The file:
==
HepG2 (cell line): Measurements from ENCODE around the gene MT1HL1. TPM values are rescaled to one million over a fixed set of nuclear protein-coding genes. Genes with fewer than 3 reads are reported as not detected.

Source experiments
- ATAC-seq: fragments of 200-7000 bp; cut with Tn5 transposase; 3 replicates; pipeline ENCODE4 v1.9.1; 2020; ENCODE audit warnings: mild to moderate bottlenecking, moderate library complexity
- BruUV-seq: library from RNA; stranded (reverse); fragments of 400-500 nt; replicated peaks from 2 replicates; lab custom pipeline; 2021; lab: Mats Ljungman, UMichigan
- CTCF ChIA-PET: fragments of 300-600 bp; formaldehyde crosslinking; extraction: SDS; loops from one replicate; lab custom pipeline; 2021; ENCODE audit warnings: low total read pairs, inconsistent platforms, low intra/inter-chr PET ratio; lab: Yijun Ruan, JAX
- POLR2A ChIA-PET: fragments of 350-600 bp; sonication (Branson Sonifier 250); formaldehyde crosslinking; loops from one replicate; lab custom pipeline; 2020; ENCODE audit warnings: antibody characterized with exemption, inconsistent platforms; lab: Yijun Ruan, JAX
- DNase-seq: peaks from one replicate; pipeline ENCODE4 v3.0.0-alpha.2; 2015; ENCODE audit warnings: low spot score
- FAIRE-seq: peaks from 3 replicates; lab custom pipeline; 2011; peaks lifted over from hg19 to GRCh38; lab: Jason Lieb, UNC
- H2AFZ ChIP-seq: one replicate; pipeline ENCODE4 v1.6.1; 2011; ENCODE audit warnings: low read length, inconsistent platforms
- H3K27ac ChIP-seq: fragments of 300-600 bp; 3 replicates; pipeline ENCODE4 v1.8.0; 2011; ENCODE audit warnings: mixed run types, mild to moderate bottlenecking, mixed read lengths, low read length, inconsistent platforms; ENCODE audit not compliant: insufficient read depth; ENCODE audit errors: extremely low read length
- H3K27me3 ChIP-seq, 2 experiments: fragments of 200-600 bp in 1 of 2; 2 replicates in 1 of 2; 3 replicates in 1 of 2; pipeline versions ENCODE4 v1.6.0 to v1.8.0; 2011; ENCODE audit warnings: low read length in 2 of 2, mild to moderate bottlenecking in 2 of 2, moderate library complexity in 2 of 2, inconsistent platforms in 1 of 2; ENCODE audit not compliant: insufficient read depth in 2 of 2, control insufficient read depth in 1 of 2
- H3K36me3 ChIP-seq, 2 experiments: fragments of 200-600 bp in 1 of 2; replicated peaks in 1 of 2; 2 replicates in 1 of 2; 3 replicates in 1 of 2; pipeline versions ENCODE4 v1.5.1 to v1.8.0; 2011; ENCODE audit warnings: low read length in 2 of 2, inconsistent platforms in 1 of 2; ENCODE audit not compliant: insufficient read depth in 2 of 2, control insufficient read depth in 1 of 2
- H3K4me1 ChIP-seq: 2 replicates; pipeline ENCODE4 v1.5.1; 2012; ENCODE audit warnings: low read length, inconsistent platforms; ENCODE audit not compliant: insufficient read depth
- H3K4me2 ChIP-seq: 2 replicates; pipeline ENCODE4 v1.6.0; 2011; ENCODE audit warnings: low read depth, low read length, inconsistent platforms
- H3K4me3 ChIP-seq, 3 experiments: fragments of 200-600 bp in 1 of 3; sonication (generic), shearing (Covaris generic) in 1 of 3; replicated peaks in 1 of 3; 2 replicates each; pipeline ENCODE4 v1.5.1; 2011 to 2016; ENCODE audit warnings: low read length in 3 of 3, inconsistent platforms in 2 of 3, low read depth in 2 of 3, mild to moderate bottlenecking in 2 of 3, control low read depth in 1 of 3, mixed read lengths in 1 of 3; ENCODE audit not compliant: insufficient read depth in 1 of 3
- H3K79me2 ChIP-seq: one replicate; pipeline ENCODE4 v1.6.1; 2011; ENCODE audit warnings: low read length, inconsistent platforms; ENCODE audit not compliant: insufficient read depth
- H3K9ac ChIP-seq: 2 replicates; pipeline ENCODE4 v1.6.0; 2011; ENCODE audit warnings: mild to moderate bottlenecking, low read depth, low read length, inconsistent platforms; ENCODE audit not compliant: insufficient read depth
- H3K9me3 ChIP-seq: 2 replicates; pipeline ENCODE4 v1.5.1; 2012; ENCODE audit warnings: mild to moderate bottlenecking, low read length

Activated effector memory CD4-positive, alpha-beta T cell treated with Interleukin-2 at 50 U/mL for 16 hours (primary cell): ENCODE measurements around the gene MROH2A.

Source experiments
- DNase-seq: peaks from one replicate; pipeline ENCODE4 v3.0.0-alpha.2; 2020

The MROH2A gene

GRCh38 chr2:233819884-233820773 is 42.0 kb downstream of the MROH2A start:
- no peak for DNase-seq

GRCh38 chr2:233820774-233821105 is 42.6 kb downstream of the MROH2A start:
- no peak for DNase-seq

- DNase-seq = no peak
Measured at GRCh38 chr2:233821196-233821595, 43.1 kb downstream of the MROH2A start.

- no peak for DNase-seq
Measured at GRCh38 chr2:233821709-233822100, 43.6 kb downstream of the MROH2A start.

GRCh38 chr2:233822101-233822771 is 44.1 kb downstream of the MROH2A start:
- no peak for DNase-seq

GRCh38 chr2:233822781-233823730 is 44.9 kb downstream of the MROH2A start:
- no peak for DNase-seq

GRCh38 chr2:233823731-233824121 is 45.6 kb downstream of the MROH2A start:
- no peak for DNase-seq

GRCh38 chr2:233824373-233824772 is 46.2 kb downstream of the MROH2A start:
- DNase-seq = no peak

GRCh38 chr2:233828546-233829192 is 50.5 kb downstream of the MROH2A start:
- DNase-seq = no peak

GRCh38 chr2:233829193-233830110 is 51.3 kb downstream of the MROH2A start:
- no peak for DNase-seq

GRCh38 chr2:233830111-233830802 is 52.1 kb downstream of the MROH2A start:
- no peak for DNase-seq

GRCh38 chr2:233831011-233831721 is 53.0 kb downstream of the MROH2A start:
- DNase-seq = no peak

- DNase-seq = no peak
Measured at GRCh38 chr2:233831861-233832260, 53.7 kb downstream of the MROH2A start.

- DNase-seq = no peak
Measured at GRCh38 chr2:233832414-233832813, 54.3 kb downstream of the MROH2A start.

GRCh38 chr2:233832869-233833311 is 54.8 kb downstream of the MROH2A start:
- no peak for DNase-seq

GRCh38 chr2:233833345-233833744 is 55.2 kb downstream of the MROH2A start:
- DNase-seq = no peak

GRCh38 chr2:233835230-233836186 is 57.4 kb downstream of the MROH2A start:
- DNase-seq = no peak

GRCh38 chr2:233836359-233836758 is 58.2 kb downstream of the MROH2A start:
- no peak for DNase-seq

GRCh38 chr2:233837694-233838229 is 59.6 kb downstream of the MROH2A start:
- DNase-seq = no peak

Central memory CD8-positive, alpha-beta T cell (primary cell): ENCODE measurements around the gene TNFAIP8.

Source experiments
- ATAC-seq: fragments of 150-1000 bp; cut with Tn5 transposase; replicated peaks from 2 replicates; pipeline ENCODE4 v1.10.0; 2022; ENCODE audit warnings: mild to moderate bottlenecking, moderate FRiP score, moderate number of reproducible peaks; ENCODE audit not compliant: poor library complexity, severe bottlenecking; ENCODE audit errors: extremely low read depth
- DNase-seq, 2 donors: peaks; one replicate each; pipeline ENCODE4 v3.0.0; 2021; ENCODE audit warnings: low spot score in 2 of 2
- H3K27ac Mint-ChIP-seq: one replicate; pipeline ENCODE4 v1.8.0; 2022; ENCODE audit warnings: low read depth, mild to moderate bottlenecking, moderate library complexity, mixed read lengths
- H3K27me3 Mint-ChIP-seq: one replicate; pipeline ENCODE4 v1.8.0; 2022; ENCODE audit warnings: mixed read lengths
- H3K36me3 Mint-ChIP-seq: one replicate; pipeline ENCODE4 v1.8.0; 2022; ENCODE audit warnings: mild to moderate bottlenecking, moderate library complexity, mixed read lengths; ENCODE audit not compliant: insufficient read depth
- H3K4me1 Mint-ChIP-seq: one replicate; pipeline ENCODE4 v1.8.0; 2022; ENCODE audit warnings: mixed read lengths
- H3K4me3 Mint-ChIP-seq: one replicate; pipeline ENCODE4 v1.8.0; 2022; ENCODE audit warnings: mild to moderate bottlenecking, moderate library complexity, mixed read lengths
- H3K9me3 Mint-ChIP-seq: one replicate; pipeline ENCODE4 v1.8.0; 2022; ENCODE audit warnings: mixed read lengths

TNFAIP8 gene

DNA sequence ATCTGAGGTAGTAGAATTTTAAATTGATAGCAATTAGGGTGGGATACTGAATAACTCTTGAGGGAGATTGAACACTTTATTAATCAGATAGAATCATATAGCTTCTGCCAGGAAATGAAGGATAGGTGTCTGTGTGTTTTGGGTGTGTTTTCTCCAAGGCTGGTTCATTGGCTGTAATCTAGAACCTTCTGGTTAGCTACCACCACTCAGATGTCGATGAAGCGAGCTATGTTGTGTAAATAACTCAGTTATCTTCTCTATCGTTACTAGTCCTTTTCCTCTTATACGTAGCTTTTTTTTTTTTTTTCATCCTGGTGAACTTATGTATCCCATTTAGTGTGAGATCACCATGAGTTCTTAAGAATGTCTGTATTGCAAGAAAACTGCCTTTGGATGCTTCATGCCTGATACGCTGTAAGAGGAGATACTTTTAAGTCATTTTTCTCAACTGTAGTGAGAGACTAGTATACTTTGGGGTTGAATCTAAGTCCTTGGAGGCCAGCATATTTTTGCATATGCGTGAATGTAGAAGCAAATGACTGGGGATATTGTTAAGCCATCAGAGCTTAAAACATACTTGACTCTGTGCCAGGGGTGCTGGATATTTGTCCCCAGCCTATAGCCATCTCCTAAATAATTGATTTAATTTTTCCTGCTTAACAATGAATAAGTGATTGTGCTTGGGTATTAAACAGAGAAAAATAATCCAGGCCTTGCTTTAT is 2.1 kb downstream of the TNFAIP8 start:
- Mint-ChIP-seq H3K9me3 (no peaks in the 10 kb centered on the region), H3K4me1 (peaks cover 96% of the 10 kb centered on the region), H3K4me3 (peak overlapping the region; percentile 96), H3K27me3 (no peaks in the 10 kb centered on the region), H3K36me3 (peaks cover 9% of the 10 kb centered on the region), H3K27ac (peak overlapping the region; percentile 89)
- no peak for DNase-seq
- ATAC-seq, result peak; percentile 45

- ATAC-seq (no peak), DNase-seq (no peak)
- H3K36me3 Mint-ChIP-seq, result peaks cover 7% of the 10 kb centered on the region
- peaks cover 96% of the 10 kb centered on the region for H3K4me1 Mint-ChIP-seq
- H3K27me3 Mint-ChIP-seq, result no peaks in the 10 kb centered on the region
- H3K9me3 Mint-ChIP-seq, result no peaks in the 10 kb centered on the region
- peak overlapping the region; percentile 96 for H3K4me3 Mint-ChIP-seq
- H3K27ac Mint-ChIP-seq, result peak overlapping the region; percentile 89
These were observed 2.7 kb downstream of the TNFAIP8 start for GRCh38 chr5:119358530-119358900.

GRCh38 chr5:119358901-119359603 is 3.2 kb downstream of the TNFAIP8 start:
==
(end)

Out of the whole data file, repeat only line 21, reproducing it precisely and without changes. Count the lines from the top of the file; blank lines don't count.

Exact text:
- DNase-seq: peaks from one replicate; pipeline ENCODE4 v3.0.0-alpha.2; 2020